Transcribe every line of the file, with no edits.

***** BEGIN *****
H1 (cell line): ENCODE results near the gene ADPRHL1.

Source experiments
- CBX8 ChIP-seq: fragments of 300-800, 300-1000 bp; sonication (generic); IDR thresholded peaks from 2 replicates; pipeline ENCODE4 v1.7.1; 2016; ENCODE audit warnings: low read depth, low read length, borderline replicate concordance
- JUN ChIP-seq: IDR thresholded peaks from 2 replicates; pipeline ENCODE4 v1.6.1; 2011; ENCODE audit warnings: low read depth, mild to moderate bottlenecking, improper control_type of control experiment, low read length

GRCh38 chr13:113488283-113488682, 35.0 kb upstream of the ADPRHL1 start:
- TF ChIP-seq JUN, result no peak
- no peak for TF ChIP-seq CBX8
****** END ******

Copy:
H1 (cell line): ENCODE results near the gene ADPRHL1.

Source experiments
- CBX8 ChIP-seq: fragments of 300-800, 300-1000 bp; sonication (generic); IDR thresholded peaks from 2 replicates; pipeline ENCODE4 v1.7.1; 2016; ENCODE audit warnings: low read depth, low read length, borderline replicate concordance
- JUN ChIP-seq: IDR thresholded peaks from 2 replicates; pipeline ENCODE4 v1.6.1; 2011; ENCODE audit warnings: low read depth, mild to moderate bottlenecking, improper control_type of control experiment, low read length

GRCh38 chr13:113488283-113488682, 35.0 kb upstream of the ADPRHL1 start:
- TF ChIP-seq JUN, result no peak
- no peak for TF ChIP-seq CBX8